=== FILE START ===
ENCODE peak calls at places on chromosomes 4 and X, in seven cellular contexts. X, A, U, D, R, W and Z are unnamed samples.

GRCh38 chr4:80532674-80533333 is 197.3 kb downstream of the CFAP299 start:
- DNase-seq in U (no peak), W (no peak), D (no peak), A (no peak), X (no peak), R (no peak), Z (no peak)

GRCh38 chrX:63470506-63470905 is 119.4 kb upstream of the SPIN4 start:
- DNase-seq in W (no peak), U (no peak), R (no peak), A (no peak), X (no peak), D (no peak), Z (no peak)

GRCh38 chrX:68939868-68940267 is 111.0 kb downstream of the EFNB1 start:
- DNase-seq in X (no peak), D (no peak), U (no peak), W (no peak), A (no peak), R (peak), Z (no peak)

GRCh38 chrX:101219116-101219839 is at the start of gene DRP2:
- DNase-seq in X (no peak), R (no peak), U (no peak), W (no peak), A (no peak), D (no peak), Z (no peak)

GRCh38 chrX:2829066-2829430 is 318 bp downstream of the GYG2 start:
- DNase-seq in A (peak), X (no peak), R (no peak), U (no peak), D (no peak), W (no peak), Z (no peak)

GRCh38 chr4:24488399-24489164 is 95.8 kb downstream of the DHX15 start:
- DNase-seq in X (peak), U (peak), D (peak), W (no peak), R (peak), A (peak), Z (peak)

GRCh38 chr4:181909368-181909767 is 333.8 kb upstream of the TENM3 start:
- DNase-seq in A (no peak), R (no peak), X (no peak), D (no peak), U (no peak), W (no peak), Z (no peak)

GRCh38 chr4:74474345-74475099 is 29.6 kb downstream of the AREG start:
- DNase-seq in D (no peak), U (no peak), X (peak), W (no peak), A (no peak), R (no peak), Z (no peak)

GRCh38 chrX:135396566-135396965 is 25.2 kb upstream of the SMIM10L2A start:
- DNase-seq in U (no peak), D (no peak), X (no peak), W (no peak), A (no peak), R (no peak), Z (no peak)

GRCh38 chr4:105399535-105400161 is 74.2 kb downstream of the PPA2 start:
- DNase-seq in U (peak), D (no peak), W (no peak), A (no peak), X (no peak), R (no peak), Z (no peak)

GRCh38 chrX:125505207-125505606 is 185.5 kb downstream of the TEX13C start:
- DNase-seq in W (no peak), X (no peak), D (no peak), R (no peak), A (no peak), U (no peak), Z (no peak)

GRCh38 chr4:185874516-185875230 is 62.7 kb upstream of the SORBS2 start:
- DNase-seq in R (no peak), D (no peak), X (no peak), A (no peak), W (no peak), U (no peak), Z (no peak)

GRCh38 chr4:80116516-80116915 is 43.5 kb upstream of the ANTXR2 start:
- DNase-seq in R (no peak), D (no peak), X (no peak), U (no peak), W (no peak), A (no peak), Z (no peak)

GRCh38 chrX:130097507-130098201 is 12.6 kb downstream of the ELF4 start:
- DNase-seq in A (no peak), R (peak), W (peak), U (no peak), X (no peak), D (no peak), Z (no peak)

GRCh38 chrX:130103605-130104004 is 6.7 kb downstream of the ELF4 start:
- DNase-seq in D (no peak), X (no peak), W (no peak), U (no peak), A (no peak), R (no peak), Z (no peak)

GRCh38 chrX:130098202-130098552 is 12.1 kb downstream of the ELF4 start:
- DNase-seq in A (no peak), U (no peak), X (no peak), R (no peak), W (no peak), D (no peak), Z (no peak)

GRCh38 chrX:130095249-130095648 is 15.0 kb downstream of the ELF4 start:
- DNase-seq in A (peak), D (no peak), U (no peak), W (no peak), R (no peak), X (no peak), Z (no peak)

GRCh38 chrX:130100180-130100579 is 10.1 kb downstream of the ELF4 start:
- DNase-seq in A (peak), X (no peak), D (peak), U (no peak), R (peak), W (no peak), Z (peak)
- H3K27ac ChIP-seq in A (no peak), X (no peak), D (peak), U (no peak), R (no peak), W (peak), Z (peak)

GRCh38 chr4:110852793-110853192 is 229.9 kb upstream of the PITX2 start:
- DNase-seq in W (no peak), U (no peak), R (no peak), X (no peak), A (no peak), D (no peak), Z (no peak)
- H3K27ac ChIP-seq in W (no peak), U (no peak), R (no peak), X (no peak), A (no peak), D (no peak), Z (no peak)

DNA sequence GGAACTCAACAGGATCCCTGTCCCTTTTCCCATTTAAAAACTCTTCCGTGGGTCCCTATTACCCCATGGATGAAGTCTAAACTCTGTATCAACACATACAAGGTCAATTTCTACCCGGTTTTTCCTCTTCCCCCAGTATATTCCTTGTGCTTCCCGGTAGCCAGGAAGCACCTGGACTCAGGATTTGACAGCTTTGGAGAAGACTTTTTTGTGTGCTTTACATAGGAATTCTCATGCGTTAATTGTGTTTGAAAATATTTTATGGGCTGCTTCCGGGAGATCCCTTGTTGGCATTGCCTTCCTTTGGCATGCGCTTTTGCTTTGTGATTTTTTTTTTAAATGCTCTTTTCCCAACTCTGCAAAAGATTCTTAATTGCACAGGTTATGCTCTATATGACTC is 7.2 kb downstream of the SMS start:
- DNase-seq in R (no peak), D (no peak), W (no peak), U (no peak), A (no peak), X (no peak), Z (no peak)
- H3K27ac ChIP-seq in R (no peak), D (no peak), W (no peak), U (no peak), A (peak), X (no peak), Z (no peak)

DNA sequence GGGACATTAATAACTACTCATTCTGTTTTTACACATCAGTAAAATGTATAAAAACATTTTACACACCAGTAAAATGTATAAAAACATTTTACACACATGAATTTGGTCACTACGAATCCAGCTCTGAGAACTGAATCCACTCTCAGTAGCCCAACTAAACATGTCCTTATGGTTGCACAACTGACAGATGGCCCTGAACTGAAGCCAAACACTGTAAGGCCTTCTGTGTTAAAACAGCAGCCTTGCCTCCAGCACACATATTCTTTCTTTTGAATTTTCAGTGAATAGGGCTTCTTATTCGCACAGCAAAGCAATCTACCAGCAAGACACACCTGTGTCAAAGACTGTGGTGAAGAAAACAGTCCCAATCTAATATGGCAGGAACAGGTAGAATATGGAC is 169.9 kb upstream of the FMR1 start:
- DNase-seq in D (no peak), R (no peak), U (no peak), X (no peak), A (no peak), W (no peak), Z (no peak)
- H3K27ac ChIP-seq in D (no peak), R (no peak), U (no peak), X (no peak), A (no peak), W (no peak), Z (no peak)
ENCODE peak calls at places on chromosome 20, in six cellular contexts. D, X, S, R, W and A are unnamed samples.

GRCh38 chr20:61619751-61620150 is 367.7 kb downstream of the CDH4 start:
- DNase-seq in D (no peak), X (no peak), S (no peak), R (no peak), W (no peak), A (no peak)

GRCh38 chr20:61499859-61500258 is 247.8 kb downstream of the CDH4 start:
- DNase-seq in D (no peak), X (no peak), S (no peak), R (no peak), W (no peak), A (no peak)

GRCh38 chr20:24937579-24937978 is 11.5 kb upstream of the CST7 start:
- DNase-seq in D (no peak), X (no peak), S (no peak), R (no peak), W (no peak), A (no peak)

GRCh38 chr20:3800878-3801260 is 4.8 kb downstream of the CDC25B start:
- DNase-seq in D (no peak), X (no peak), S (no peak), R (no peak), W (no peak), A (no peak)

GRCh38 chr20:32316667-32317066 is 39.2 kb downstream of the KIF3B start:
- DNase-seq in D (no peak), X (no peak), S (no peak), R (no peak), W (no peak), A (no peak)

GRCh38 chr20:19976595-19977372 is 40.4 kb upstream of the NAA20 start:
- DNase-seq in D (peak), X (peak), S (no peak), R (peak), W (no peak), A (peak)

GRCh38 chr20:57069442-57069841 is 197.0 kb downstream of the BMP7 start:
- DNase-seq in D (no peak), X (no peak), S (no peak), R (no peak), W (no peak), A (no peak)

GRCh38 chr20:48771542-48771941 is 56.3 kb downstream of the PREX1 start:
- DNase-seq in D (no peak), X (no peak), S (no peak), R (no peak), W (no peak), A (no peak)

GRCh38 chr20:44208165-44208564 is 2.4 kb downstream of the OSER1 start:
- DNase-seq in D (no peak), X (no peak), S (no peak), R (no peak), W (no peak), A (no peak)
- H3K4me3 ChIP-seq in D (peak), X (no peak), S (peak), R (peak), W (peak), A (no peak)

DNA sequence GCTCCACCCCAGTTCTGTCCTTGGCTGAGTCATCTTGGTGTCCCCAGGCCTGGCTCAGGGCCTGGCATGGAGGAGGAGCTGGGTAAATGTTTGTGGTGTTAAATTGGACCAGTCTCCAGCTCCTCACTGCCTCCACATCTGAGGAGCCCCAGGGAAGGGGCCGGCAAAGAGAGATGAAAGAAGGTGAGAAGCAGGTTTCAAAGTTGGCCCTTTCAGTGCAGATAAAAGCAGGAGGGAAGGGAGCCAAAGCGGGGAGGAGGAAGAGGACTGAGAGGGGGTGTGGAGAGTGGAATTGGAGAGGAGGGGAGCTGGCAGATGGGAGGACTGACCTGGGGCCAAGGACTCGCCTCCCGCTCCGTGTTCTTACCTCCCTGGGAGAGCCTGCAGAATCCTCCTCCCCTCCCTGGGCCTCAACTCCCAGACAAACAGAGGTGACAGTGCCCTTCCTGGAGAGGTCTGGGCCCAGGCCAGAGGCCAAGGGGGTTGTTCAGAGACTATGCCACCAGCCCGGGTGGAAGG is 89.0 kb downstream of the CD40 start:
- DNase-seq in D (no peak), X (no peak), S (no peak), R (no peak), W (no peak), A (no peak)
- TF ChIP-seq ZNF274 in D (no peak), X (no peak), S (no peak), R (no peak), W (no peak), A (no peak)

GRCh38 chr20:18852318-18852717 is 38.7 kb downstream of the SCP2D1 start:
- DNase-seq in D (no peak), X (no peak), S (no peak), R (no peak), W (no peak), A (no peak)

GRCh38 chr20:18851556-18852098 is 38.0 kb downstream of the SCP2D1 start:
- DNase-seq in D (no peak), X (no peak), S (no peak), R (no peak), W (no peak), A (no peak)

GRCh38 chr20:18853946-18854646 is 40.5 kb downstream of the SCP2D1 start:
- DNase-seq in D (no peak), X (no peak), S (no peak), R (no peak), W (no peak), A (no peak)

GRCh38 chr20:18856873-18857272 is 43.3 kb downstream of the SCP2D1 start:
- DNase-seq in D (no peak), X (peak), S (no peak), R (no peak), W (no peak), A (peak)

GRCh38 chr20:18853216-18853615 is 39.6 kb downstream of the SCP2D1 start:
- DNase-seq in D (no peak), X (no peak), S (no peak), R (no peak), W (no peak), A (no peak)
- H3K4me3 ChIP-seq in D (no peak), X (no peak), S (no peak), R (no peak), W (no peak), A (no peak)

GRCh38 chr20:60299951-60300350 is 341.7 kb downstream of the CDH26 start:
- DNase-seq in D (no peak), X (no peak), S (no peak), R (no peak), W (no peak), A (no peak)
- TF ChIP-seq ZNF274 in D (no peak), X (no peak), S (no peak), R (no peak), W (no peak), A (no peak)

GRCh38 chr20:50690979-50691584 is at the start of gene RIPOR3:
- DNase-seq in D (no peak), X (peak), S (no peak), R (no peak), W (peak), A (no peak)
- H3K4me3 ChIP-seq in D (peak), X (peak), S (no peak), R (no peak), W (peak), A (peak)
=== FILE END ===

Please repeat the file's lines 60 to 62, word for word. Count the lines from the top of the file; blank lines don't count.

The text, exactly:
- DNase-seq in D (peak), X (peak), S (no peak), R (peak), W (no peak), A (peak)

GRCh38 chr20:57069442-57069841 is 197.0 kb downstream of the BMP7 start:
- DNase-seq in D (no peak), X (no peak), S (no peak), R (no peak), W (no peak), A (no peak)